Taranaki children suffering while waiting for dental treatment – parents


Taranaki’s parents say their children are suffering because of long delays for major dental work under general anesthesia.

There are over 100 children and adolescents up to the age of 14 on the district health board’s waiting list.

They wait months for treatment.

Nethan D’souza, 7, in New Plymouth, has autism.

* Children on general anesthesia waiting list akin to abuse, dentist says
* Fear that euthanasia training is just an online course
* No money to staff children’s units at new Christchurch hospital
* 23 children and teenagers a day hospitalized for dental care, while the water fluoridation bill flounders

His mother, Roshni, said her son struggled to brush his teeth and had such tooth decay that he was on a liquid diet.

“Most of his teeth are decayed from the medication he is on and he stopped eating the limited food he used to eat and only ate liquid like mango.”

Nethan is a patient of Dr Mary-Anne Costelleo, a dentist in Stratford and a specialist in pediatric dentistry, who described the long wait for treatment under anesthesia at Taranaki as a form of child neglect.

She was able to fill in some of Nethan’s teeth in May and since then her weight has increased by four kilograms.

Dr. Costelleo referred him to DHB to have several teeth removed under general anesthesia, but seven months later he was still waiting for an appointment.

His mother thought he was in pain.

“I think he was in a lot of pain, but it doesn’t show on his facial expression. When we tried to brush his teeth, he wouldn’t allow us to and ran away.

“He doesn’t show the pain and he doesn’t express it. He doesn’t know how to express his pain, but he suffers a lot.

“It’s very difficult for us to see him like that.”

D’souza said the treatment Dr. Costelleo gave his son gave him hope that hospital care could make a real difference in his son’s plight.

She didn’t think it was acceptable for children to be left on the district health board’s waiting list for months.

“I think they should make a priority list for the kids because it’s really hard. It’s really hard and especially for kids with special needs, especially autism or something like that because “They can’t communicate. They can’t express their pain.

“And it’s also very difficult for the parents because they face a lot of other issues and these dental issues are an extra burden for us.”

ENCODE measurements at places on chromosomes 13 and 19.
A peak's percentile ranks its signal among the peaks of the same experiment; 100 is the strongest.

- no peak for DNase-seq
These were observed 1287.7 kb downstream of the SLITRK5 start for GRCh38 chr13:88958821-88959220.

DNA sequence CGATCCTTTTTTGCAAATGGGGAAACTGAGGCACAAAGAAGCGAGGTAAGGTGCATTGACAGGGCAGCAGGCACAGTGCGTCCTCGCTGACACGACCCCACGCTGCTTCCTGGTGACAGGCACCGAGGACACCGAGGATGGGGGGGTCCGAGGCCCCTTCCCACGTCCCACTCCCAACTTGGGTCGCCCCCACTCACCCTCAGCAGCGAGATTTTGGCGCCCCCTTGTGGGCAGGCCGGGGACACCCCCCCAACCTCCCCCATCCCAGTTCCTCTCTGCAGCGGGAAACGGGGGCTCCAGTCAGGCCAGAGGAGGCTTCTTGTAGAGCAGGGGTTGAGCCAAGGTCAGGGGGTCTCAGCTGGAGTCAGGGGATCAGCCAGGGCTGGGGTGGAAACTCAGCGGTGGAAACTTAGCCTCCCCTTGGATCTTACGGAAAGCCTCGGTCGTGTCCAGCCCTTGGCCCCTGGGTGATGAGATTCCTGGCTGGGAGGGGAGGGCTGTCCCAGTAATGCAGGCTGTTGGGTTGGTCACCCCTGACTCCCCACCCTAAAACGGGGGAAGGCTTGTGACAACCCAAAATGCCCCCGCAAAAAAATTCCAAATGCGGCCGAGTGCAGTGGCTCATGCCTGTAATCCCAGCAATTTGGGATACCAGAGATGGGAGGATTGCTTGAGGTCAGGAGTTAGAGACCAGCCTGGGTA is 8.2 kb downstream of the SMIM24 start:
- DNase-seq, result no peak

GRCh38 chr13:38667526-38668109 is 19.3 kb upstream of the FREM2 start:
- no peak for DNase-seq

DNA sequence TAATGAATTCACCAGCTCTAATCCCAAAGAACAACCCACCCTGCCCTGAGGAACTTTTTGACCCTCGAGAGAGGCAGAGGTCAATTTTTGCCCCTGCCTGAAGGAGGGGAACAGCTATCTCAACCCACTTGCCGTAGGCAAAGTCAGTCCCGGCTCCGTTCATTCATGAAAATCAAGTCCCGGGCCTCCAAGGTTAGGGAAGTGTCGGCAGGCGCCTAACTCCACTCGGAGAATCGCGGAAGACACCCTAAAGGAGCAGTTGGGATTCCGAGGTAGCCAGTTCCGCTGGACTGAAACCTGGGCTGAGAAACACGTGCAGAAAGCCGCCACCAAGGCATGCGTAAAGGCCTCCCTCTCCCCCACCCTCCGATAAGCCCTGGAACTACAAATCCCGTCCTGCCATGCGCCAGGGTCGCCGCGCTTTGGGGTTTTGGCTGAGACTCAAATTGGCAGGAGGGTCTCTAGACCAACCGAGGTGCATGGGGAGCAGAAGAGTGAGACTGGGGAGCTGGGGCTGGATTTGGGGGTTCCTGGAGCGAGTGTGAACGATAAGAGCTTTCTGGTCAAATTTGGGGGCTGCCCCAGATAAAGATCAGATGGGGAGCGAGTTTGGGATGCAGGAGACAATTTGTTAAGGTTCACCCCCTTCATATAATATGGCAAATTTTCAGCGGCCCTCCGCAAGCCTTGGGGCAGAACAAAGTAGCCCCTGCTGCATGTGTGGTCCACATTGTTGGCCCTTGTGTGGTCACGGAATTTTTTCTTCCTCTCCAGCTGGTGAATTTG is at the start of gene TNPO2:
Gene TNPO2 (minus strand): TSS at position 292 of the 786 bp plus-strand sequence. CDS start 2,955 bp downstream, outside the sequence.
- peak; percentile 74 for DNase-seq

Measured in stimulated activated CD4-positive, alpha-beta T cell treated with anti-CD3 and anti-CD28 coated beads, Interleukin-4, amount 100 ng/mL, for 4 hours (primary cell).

An Inglewood father, whom RNZ agreed not to name, said his son’s teething problems started with a misdiagnosis.

“When we initially took him to the dentist, from what I understand, he never x-rayed his teeth. It just wasn’t a thorough checkup I believe.

“And 12 months later we found ourselves in a very tricky place where he had a lot of cavities and holes and teeth that needed to be extracted.”

At this point, the 5-year-old was not eating properly and was clearly in pain.

“When he complains about something, you know something is really wrong, so for something to affect him, it has to be pretty bad.

“And there were times when he didn’t want to know about dinner or any kind of food or anything and just wanted a drink of water and you take those things back as a parent and start asking questions. Questions.”

A Hawera dentist referred the boy to Dr. Costelleo.

His father said that at this point his son faced a potentially long wait for treatment under general anesthesia.

“Mary Anne did an assessment and then said we need to get him back as soon as possible and fix these issues now or you’re going to be looking at a 12 month wait.

“If we had gone the general anesthetic route, we would still be waiting now and he would still be complaining about holes in his teeth.”

He said a long further delay after what he, the boy and his mother had already been through would have been unbearable.

Taranaki DHB says there are 101 children on its general anesthesia waiting list, and they will typically wait 4-8 months for treatment, except for acute cases that are reported.

The Department of Health says there are currently 3,537 children between the ages of 0 and 14 across the country awaiting in-hospital dental treatment – usually under general anaesthetic.


About Author

Comments are closed.